Now clearly I’m working on a much smaller scale than a university.  But the principles remain the same: take a bunch of people who share an interest, and a willingness to get along.  Put them in suitable, comfortable surroundings and provide direction and space in measured proportions.  You should at least lose sight of the wider world for a few days.  Hopefully, they’ll get inspired, and who knows, me too. It worked.

DSCF5520So, in case any of the group are reading this, thanks, folks.  We did this.  I had a wonderful time.

A lateral approach to creativity.

I’m ambitious. I want someone to get caught up in reading my words, if only for a moment.  Remember the best piece of writing you ever read, the piece from years back that excited you in such a powerful way that you’ve been seeking to replicate those feelings, that moment, ever since?  That’s what I aspire to create.

I used to have specific ideas about what made a writer.  These of course, were largely wishful thinking.  What they amounted to was an excuse for avoiding the need to learn or apply the elements of crafting, editing and research.  Writing, I felt should roll off the pen perfectly formed.

The Distressed Poet, By William Hogarth, 1736

The Distressed Poet,
By William Hogarth, 1736

As I understood it then, storytelling was an instinctive skill.  So all I required was an attic, an ability to cope with being cold (until I’d been discovered) and to not mind missing a few meals.  On particularly fatalistic days,I will even admit, I anticipated a romantic early death – see Mansfield, Keats and the Brontes.  What else would you expect from someone who’d spent so many of their childhood Saturdays reading Gothic novels or watching re-runs of black and white films?

Well, let’s not knock my models.  It was not their fault I’d mistaken entertainment for education.  If I’d bothered to look a little deeper I could have discovered then that each of these writers were careful readers.  They too had literary heroes, and they studied their craft beyond the confines of schooling.  Most important of all, they wrote and rewrote to make their writing work.

Some of my heroes went to university, others had mentors, or friends and siblings to share their creative ideas with.  What was important was that all of them could, and did, discuss their ideas about writing with other writers. Because above all, what they had was commitment.  It was not their tubercular-consumption that was important, it was their consumption of other literature.  They read, widely.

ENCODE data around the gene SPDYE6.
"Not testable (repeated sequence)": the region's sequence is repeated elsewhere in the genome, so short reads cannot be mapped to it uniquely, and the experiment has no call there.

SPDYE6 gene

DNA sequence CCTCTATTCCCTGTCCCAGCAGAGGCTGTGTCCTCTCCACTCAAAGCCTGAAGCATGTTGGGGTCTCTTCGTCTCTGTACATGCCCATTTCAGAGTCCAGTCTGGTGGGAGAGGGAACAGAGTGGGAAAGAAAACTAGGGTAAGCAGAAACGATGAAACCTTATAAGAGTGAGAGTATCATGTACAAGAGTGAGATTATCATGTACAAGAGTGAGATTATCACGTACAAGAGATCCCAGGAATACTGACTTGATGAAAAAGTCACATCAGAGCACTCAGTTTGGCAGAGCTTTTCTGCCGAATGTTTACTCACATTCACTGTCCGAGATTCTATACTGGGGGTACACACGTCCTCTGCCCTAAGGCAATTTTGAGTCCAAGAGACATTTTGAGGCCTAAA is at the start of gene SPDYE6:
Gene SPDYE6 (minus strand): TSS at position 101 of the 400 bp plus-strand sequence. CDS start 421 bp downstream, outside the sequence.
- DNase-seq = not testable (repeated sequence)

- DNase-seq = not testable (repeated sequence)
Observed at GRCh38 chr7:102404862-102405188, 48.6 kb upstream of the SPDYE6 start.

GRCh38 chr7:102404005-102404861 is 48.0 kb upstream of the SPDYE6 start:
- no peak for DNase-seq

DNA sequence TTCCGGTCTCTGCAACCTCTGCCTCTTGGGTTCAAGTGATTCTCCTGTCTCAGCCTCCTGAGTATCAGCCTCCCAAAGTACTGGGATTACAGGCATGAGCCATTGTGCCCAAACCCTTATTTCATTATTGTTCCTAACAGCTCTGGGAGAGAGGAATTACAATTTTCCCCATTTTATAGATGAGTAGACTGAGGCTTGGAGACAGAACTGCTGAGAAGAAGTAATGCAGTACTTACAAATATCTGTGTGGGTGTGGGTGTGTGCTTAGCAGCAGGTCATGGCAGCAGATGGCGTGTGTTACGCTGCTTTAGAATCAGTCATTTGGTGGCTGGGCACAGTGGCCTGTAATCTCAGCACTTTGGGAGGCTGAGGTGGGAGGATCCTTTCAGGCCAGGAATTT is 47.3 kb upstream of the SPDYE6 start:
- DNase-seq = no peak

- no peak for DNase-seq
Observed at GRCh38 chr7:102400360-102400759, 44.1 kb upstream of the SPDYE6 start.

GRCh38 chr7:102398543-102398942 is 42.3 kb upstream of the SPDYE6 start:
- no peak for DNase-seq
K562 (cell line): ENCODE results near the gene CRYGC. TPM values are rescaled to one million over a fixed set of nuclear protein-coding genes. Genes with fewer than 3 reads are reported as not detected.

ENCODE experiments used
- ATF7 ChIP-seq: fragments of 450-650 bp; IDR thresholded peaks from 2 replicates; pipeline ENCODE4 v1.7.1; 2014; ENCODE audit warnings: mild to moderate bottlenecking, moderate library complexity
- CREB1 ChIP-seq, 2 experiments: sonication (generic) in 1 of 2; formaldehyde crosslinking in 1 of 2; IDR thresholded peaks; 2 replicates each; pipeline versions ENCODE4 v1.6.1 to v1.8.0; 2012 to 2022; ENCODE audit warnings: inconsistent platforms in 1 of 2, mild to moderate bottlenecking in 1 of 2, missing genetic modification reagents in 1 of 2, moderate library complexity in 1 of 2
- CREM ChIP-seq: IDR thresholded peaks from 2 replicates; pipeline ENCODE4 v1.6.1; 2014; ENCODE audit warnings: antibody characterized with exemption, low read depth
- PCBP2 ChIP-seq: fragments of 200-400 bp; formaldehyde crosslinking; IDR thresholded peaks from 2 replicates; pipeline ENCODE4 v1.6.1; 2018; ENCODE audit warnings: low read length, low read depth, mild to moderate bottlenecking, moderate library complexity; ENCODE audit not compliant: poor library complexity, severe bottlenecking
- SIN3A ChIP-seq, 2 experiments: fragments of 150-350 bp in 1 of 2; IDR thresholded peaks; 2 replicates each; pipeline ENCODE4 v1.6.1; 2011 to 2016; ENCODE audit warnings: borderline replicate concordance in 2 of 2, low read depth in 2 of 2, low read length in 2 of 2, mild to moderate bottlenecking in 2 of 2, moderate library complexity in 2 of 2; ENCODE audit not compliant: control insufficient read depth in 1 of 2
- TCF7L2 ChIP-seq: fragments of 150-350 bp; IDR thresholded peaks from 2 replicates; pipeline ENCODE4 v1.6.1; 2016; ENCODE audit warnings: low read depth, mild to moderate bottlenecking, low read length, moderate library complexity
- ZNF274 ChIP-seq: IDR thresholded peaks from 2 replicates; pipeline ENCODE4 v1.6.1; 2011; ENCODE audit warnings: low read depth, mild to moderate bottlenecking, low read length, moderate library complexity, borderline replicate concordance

Check out a writer’s reading lists and you’re likely to find a voracious appetite for all levels of literature, even if funds are tight.  Sometimes you can find the references in their work – Henry Fielding discusses his ideas about fiction and drama at the beginnings of several sections of his wonderfully rollicking novel, Tom Jones.  Hilary Mantel’s memoir, Giving up the Ghost, includes thoughts on how writing works, and which writings inspired her.

A lot of experienced writers write about their reading.  Some are lucky enough to get paid for it.  Everyone though, has to start somewhere, and these days, we’ve all sorts of wonderful sites on the ‘net’ where we can engage in writing communities.  But here’s another option, for those of us still working lower down the literary ladder: why not take some time out from your creative writing to reflect on something you’ve read?

Do it just for yourself, or share it.  There are plenty of places looking for someone to post a review online, and wouldn’t you feel chuffed to have a thoughtful response to your writing?  All I would suggest is that you opt for the form you work in – novelists review a novel; flash fictionists look at the shortest forms…you get the idea.




Why Gove Shouldn’t Kill the Mockingbird

Seems to me this is something we should all think about, and this blog says what I feel so succinctly that it seems the best thing for me to do is re-blog it on my pages. Hope you find it as worthy a cause to shout about as I do.

Regular readers of this blog may know that we at Interesting Literature are rather fond of the following story about the genesis of To Kill a Mockingbird. The story goes that Harper Lee’s friends gave her a year’s wages for Christmas, on condition that she give up work and write. By any standard of measurement, she used the time off work wisely: she wrote To Kill a Mockingbird. It was published in 1960 and remains her only novel. Harper Lee – or Nelle Harper Lee, to give her her full name – is now 88 years old, but her one novel has done enough by itself to secure her reputation. It has sold over 30 million copies.

This morning, it was reported that Michael Gove, the UK Education Secretary, has removed To Kill a Mockingbird and John Steinbeck’s Of Mice and Men from the school GCSE syllabus. Gove…

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The guided-reading-group.

‘How does it work then?’ I was asked the other day.  ‘Do you all read at the same time, aloud?’